The person playing the role of a writer for Yahoo! Movies came up with this gem:
This is a speaking roll:
Actors who talk have speaking roles.
I love me some Parker House rolls. They’re small rolls, invented by a cook at the Parker House Hotel in Boston. So, I’m wondering if that’s the small roll that this writer for Yahoo! Style is referring to:
I’m also pondering the possibility that a small roll somehow played a role in the “model-turned-actress” scoring a small role in a movie.
What kind of roll did Rachel Frederickson’s past play? An egg roll? Or maybe a Kaiser or Parker House roll? Jeez, I wish the writers for yahoo.com would be more specific:
Perhaps if someone working at the Internet giant played the role of an editor, we wouldn’t be faced with these gnawing questions.
Hamlet! Willy Loman! Blanche DuBois! Those are three of the most famous roles in the theater. I guess you could call it a role roll call. Or, if you’re as confused by homophones as the writer for Yahoo! Movies, you’d call it a role call:
A roll call is “the reading aloud of a list of names of people, as in a classroom or military post, to determine who is present or absent.” And that’s what the writer meant.
Let’s just skip over the missing capital letter in Station, shall we? Because that’s not nearly as amusing as the roll model in this article from Yahoo! Shine:
I’m thinking the writer meant something like a Cinnabon sample you’d get at the food court at the mall. It remains to be seen whether she meant that and whether she knows that whether or not, though not incorrect, contains two unnecessary words:
Is the writer the only person who didn’t notice the bit of waistline confusion? Could that actually be a 51-inch waist? Looks like someone has been hitting the Cinnabons.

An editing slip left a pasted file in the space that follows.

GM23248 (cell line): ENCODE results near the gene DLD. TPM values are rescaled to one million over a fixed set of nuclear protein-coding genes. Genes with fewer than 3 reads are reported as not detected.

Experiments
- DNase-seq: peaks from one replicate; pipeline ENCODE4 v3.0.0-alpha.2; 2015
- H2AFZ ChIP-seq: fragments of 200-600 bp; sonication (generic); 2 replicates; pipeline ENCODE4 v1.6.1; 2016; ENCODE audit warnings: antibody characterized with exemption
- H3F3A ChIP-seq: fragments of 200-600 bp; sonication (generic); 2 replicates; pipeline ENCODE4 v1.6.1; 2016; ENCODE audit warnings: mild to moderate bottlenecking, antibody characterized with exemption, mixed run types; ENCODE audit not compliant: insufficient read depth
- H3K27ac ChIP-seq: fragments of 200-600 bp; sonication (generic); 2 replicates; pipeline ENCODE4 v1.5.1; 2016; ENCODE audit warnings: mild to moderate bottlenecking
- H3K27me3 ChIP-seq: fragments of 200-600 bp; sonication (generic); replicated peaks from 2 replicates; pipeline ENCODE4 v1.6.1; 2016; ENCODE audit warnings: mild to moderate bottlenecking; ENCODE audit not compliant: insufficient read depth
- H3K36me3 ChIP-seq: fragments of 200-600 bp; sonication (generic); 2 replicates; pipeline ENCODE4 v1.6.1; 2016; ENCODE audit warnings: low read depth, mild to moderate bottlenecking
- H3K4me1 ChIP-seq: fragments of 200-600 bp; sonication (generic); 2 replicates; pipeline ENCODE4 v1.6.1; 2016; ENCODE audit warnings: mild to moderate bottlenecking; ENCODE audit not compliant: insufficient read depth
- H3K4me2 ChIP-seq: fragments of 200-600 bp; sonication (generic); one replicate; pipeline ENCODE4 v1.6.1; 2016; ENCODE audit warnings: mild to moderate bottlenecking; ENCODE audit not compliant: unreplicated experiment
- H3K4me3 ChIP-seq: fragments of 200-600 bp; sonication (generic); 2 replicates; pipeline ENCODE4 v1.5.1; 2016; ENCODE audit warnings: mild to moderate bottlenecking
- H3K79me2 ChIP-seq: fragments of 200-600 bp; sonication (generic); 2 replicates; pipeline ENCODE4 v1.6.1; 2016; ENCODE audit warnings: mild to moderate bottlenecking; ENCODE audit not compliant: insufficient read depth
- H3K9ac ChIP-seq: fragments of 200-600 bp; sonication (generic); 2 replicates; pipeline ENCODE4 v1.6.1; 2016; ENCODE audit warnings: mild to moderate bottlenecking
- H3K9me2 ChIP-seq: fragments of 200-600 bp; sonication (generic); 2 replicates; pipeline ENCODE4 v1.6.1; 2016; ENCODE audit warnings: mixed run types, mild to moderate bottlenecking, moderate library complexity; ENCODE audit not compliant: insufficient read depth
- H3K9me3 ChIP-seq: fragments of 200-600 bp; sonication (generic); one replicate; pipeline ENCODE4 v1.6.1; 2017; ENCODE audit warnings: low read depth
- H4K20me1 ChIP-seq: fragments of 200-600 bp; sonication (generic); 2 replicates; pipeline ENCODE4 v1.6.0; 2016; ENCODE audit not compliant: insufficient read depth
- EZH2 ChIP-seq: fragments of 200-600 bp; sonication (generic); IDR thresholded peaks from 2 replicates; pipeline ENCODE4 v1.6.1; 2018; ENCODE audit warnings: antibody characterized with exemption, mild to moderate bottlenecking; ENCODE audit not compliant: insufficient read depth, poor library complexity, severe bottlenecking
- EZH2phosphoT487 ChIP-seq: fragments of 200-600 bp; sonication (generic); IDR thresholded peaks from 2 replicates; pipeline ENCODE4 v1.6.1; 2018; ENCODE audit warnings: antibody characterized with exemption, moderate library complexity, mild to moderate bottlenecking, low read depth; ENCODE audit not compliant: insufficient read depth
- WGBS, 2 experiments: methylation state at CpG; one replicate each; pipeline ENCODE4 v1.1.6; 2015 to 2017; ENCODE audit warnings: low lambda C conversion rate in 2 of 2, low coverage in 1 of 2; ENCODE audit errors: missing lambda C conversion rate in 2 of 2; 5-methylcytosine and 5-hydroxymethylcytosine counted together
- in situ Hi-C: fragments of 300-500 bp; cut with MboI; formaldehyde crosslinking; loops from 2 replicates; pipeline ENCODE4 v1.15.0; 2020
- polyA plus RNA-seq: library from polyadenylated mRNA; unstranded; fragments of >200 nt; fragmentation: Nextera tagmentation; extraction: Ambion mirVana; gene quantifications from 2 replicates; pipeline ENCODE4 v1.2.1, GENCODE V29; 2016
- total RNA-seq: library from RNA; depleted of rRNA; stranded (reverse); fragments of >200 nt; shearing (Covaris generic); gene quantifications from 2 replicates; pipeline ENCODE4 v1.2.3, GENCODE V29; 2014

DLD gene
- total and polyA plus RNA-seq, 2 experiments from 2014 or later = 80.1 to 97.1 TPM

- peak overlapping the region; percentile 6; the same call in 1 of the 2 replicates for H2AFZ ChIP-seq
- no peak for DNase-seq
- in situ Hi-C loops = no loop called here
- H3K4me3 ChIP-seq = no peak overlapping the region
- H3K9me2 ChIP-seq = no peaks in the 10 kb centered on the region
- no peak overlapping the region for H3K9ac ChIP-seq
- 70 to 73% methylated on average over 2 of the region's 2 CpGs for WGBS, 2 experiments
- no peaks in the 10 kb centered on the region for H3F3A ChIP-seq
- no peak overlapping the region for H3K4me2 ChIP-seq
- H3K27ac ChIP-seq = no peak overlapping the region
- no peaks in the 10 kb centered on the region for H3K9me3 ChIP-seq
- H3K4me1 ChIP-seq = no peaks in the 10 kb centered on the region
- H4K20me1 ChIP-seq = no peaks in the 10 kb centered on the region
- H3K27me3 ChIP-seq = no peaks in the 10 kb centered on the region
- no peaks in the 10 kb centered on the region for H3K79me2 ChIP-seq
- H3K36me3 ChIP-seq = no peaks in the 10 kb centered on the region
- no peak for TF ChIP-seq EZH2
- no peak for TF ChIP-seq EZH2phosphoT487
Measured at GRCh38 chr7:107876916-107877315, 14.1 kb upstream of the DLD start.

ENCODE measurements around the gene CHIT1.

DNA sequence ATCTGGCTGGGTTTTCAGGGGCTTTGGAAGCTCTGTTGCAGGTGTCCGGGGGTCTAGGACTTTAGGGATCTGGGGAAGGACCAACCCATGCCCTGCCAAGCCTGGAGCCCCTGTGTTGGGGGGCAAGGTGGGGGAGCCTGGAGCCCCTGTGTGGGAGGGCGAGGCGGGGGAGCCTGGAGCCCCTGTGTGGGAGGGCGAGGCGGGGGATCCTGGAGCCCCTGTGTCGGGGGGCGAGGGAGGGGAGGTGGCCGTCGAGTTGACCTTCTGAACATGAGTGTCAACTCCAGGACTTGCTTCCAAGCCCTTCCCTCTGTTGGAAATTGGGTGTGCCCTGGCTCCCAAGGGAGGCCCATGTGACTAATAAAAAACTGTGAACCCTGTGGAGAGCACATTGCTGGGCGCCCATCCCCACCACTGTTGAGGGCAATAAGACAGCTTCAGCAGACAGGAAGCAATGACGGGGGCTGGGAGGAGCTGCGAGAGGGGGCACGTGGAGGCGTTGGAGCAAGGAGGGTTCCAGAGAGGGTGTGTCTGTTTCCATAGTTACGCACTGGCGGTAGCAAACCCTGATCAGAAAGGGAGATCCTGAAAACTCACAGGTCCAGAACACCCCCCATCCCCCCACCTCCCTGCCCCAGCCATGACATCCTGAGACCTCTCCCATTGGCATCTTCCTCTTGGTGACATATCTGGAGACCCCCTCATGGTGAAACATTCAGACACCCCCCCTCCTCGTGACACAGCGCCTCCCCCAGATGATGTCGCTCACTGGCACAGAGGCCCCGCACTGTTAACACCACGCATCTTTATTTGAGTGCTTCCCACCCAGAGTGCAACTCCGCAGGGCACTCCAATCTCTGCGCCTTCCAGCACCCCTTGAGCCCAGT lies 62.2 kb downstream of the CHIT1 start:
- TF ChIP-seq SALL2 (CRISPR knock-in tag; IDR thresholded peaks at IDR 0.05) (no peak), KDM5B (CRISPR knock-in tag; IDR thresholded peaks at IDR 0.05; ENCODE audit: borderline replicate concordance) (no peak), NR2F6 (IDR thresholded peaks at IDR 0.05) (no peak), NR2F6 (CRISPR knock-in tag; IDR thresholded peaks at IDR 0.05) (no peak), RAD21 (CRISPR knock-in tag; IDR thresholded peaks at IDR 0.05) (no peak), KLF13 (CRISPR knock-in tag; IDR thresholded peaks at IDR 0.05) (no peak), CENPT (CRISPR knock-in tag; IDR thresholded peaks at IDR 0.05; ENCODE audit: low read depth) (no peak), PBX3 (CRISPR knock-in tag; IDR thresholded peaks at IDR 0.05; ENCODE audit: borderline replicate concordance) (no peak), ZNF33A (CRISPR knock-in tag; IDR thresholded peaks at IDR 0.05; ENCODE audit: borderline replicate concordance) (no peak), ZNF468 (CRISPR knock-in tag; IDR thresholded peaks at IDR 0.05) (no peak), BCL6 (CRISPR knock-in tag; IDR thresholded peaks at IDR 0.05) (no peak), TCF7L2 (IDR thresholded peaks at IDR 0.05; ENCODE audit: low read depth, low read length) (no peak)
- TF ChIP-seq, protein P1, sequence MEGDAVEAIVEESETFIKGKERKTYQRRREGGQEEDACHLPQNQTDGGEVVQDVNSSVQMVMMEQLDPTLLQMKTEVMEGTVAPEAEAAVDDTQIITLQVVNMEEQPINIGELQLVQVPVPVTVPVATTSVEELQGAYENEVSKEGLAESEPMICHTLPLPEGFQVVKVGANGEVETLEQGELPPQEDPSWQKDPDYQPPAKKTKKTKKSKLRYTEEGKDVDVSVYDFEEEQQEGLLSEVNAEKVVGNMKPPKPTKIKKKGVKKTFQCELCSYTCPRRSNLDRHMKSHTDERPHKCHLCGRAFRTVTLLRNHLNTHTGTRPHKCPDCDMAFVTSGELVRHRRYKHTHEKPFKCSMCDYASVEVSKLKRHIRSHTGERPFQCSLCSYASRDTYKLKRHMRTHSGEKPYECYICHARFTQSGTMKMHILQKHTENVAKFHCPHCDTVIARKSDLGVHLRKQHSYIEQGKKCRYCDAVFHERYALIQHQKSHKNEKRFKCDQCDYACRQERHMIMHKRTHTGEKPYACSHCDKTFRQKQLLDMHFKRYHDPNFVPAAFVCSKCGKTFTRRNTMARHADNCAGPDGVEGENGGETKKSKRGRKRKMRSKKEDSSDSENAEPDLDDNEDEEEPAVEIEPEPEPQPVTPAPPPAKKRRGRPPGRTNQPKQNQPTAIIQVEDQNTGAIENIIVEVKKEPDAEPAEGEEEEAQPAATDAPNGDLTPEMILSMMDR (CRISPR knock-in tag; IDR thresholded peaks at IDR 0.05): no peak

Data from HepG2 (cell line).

I imagine Ms. Prada’s role to be from Shakespeare. Maybe Ophelia or Lady MacBeth:
I think the writer for Yahoo! Shine imagines her playing shoe designer clearly on a roll.
I’m not poking fun at, nor making fun of, the writer for Yahoo! TV‘s “Primetime in No Time” when I point out this cliché gone wrong:
Nor when I mention this misspelled Jeffrey Ross:
I’m not sure what a walk-on roll is, but I think it involves poppy seeds:
Also, to avoid bleeding all over this paragraph, I didn’t circle the apostrophes, which should all be double quotation marks. That’s just the way I roll.
Holy cannoli! Did Zac Efron turn down that roll because it was whole wheat? Onion? Parker House? What’s the real story behind this shocking discovery on Yahoo! Shine‘s “The Thread”?
What role did the editor play in this little paragraph? Was there an editor for this? It’s looking like someone doesn’t know the difference between a movie role and an egg roll. Or how to use commas — or refrain from using commas.
Yum! Like Taylor Lautner, I love rolls. Cinnamon rolls are my favorite. I wish the writer of this blog post on Yahoo! omg! had enlightened us as to the type of rolls Taylor prefers: